Using the Seifert-van Kampen theorem to calculate the fundamental group of the torus, aided by illustrations from mspaint

One of my favorite theorems is the Seifert-van Kampen theorem. It’s a very handy result in algebraic topology which allows us to calculate the fundamental group of complicated spaces by breaking them down into simpler spaces. The version of the theorem I’ll be using here can be stated as follows:

\textbf{Theorem (Seifert-van Kampen):} Let X be a path connected topological space, and let U_1, U_2 be subsets of X such that U_1, U_2 are both open and path connected, U_1 \cap U_2 is path connected, and U_1 \cup U_2 = X. If for some x_0 \in U_1 \cap U_2 we have

\pi_1(U_1, x_0) \cong \langle a_1, \dots, a_n \mid R_1 \rangle

\pi_1(U_2, x_0) \cong \langle b_1, \dots, b_m \mid R_2 \rangle

\pi_1(U_1 \cap U_2, x_0) \cong \langle c_1, \dots, c_j \mid R_3 \rangle

where R_1, R_2, R_3 are a set of relations, then we can calculate the fundamental group of U_1 \cup U_2 = X in the following way. If I_1:U_1\cap U_2\to U_1 and I_2:U_1\cap U_2 \to U_2 are the inclusion maps, then we have

\pi_1(U_1 \cup U_2, x_0) \cong \langle a_1, \dots a_n, b_1, \dots, b_m \mid R_1, R_2, R_4\rangle

where R_4 = \{I_1(c_k) = I_2(c_k) \mid k\in \{1,\dots, j\}\}

\textbf{Important corollary:} If U_1 \cap U_2 is simply connected, then the fundamental group of X is the free product of the fundamental groups of U_1 and U_2. This follows by noting that I_i(C_k) = 1 for all i \in \{1,2\}, k \in \{1,\dots, j\}, and hence R_4 consists only of the trivial relation.

Side note: from now on, because X is path connected, the choice of base point does not affect the isomorphism class (this is a classic result). As such, I will be simplifying notation by referring to the fundamental group of X as simply \pi_1(X).

We will use this to calculate \pi_1(T), there T is the torus, which is realized as the following identification space:

We will let U_1 be a small disk in the center, and we will let U_2 be the complement of U_1, plus a little bit, so the intersection will be an open annulus. Here is an illustration:

We can see that U_1 is simply connected, so \pi_1(U_1) is trivial. Further, because the intersection of U_1 and U_2 is an annulus, it has fundamental group isomorphic to \mathbb{Z}\cong\langle a\mid \emptyset \rangle, where a is a clockwise loop which encircles U_1. We next need to find the fundamental group of U_1, which is the punctured torus.

First, we take the “hole” at the center of the square and “stretch” it out:


\to

Now, as in the statement of the Seifert-van Kampen theorem above, we will let U_1 be defined as follows:

Similarly, here is U_2

So, here is U_1 \cap U_2

We see that U_1 and U_2 are both annuli, and hence have fundamental group \mathbb{Z}. Further, their intersection is in an X shape (as in, shaped like an uppercase X), so is simply connected. Thus, the fundamental group of the punctured torus is the free product of \mathbb{Z} with itself, which is isomorphic to the free group on two generators.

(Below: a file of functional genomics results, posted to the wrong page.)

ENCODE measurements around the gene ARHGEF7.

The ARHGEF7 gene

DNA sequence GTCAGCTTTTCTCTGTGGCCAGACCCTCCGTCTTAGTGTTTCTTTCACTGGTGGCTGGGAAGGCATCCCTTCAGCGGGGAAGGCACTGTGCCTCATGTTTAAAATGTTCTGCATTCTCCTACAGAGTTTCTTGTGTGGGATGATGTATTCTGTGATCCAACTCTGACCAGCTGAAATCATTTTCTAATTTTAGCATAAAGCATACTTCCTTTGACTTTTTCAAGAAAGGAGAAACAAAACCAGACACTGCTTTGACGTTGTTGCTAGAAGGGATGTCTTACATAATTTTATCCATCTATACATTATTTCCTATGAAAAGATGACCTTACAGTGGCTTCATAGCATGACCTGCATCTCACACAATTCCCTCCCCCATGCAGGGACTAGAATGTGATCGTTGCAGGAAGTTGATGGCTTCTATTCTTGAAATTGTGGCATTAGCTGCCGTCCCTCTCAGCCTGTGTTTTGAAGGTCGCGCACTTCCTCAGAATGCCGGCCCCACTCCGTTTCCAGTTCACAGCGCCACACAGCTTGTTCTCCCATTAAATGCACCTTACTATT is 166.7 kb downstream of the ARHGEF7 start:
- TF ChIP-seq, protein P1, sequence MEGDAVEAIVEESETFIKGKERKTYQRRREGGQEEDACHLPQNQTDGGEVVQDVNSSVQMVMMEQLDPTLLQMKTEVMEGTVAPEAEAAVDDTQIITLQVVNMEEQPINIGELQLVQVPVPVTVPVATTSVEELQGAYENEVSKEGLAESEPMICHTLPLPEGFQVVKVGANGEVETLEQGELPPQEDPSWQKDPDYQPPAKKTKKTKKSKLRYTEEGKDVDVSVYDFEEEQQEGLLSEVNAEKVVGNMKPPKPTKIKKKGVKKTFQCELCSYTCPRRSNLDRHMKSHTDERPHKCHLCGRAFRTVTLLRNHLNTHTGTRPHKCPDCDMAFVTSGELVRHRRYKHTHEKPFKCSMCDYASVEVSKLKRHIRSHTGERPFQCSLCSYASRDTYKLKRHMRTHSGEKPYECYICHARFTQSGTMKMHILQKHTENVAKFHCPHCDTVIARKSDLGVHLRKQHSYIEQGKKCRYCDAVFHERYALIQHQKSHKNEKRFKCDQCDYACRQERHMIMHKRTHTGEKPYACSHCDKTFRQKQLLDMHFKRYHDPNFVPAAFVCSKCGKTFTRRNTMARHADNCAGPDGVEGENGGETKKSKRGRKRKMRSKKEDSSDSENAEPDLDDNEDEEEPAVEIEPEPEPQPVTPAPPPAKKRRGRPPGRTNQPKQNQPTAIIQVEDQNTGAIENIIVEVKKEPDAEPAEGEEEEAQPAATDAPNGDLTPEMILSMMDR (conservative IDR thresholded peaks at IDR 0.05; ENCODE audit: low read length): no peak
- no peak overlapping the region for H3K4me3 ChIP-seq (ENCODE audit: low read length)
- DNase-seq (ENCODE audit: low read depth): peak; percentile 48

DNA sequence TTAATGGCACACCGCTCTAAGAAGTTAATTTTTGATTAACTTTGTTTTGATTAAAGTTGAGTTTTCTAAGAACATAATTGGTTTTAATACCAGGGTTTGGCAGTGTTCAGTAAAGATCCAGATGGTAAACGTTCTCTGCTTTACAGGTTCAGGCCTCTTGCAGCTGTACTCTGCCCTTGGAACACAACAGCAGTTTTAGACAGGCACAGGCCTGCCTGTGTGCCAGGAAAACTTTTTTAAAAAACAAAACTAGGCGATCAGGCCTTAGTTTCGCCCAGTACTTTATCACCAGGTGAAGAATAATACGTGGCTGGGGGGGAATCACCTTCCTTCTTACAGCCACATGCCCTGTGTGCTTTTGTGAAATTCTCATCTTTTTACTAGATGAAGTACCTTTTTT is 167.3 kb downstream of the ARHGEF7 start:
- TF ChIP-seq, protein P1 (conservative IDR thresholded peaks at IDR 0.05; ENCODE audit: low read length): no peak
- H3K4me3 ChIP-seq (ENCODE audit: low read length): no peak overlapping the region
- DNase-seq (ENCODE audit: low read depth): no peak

As a side note, we can specify what the generators of this group are. A loop which starts at the bottom left of the square and travels along the left edge is not homotopic to a loop which starts at the bottom left and travels along the bottom edge.

So, back to this:

To summarize so far, we have:

\pi_1(U_1) \cong \langle \mid e = 1 \rangle

\pi_1(U_2)\cong \langle a, b \mid \emptyset \rangle

\pi_1(U_1\cap U_2)\cong \langle c \mid \emptyset \rangle

We know the fundamental groups of all the relevant spaces, so we are almost done. All we have to do is calculate R_4, and we can put all the pieces together. We see that I_1(c) = 1. What is I_2(c)?

Here is what I_2(c) looks like as a loop in U_2. We make the looper wider, pressing it towards the boundary of the square as follows:

\to\to

The loop is clockwise, so when it reaches the edge, we can trace the loop by going up along the left edge, right along the top edge, down along the right edge, and left along the bottom edge. We noted before that if the fundamental group of the punctured torus is \langle a, b \mid \emptyset \rangle, then a can be a loop starting at the bottom left and traversing the left edge, and b can be a loop starting at the bottom left and traversing the bottom edge. Because this is a quotient space, we can see that a is also the same as starting at the top right corner, going “up” to reach the bottom right corner, and traversing the right edge, and b is the same as starting at the top right corner, going “right” to reach the top left corner, and traversing the top edge.

So, I_2(c) is a loop traversing the edges of the square in a clockwise manner. In other words, I_2(c) can be achieved by traversing a, followed by b, followed by a^{-1}, followed by b^{-1}. So, I_2(c) = aba^{-1}b^{-1} = [a, b].

So, here’s the punchline:

\pi_1(T) \cong \langle a, b, e \mid e = 1, I_1(c) = I_2(c) \rangle \cong \langle a, b \mid ab = ba \rangle

In other words, \pi_1(T) \cong \mathbb{Z}^2!

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